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Agile Biodetection Licenses SARS-CoV-2 Detection Tech From Harvard Wyss Institute

NEW YORK – Harvard's Wyss Institute for Biologically Inspired Engineering announced Monday its nasopharyngeal swab and toehold switch technologies have been licensed by Agile Biodetection to develop diagnostic solutions for SARS-CoV-2. 

Harvard's Office of Technology coordinated the non-exclusive, royalty-free licensing agreement, which allows Agile to detect SARS-CoV-2 in environmental or clinical settings. The agreement is a part of the COVID-19 Technology Access Framework, started by Harvard, to "incentivize the rapid utilization of available technologies that can facilitate the diagnosis, treatment, and prevention" of SARS-CoV-2, the university said. 

The Wyss Institute's nasopharyngeal swabs were developed in response to the global swab shortage during the COVID-19 pandemic and are fully injection-molded from one material. The swabs can be mass manufactured in one step, making them faster and cheaper to produce, and were "demonstrated to effectively collect" SARS-CoV-2 material from patients more comfortably than other products, the institute said in a statement.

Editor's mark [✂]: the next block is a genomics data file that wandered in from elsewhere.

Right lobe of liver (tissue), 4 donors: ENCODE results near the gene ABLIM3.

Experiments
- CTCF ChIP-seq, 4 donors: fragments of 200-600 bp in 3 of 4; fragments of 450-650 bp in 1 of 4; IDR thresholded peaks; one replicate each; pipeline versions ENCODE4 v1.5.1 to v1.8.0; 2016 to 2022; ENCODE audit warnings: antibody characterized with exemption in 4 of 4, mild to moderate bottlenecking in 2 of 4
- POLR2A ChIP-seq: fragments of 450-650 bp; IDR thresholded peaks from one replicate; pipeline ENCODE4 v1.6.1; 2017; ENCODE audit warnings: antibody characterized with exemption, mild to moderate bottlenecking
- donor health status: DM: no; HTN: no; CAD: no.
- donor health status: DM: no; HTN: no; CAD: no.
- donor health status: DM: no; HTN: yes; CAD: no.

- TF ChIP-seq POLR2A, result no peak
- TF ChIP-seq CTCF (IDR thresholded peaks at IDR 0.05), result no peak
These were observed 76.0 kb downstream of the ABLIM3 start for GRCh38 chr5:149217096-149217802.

The synthetic nucleic acid-based toehold switches act as sensors for external stimuli, such as RNA molecules, the institute said. They can be integrated into synthetic gene circuits to turn on a gene of interest and function in living cells as computational devices that can report environmental stimuli. When they are turned off, the toehold switches block the expression of a target gene until the input RNA binds to their toehold region, allowing for synthesis of the signaling molecule.

Researchers have also utilized toehold switches for paper-based synthetic gene circuits for infectious diseases. They have high sensitivity and specificity and can be used to monitor the presence of pathogens in a variety of environments, the institute added. 

Birmingham, Alabama-based Agile Biodetection is focused on detecting SARS-CoV-2 in the environment, instead of testing patients for the virus, looking at surfaces and touchpoints in high-traffic areas. The firm also has a high-throughput cloud-based system to distribute the testing results.

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